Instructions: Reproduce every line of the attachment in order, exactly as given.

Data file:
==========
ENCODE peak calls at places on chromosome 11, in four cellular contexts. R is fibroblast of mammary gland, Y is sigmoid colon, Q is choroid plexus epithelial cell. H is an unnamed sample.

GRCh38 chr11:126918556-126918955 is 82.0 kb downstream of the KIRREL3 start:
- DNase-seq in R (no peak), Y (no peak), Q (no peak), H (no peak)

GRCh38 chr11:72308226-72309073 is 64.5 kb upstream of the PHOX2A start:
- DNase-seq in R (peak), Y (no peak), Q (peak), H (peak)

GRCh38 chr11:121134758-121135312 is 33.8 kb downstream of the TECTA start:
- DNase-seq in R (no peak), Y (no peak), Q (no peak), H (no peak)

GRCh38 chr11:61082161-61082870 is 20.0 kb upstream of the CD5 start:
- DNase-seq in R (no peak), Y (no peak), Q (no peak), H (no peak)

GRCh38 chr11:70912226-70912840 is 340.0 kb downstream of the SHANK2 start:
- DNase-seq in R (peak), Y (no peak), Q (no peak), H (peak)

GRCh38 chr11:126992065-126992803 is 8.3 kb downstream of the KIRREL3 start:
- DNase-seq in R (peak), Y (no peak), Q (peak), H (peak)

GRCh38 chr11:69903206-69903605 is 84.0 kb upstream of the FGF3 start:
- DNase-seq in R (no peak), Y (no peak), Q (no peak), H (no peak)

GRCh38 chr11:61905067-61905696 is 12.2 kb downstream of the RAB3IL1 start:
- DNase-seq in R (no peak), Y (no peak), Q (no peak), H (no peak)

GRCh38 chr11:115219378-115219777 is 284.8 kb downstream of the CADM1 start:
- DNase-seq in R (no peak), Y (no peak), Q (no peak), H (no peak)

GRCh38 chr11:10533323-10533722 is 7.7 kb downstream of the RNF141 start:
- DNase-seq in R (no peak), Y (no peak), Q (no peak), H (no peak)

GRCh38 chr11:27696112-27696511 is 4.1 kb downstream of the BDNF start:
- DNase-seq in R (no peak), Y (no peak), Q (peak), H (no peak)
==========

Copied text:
ENCODE peak calls at places on chromosome 11, in four cellular contexts. R is fibroblast of mammary gland, Y is sigmoid colon, Q is choroid plexus epithelial cell. H is an unnamed sample.

GRCh38 chr11:126918556-126918955 is 82.0 kb downstream of the KIRREL3 start:
- DNase-seq in R (no peak), Y (no peak), Q (no peak), H (no peak)

GRCh38 chr11:72308226-72309073 is 64.5 kb upstream of the PHOX2A start:
- DNase-seq in R (peak), Y (no peak), Q (peak), H (peak)

GRCh38 chr11:121134758-121135312 is 33.8 kb downstream of the TECTA start:
- DNase-seq in R (no peak), Y (no peak), Q (no peak), H (no peak)

GRCh38 chr11:61082161-61082870 is 20.0 kb upstream of the CD5 start:
- DNase-seq in R (no peak), Y (no peak), Q (no peak), H (no peak)

GRCh38 chr11:70912226-70912840 is 340.0 kb downstream of the SHANK2 start:
- DNase-seq in R (peak), Y (no peak), Q (no peak), H (peak)

GRCh38 chr11:126992065-126992803 is 8.3 kb downstream of the KIRREL3 start:
- DNase-seq in R (peak), Y (no peak), Q (peak), H (peak)

GRCh38 chr11:69903206-69903605 is 84.0 kb upstream of the FGF3 start:
- DNase-seq in R (no peak), Y (no peak), Q (no peak), H (no peak)

GRCh38 chr11:61905067-61905696 is 12.2 kb downstream of the RAB3IL1 start:
- DNase-seq in R (no peak), Y (no peak), Q (no peak), H (no peak)

GRCh38 chr11:115219378-115219777 is 284.8 kb downstream of the CADM1 start:
- DNase-seq in R (no peak), Y (no peak), Q (no peak), H (no peak)

GRCh38 chr11:10533323-10533722 is 7.7 kb downstream of the RNF141 start:
- DNase-seq in R (no peak), Y (no peak), Q (no peak), H (no peak)

GRCh38 chr11:27696112-27696511 is 4.1 kb downstream of the BDNF start:
- DNase-seq in R (no peak), Y (no peak), Q (peak), H (no peak)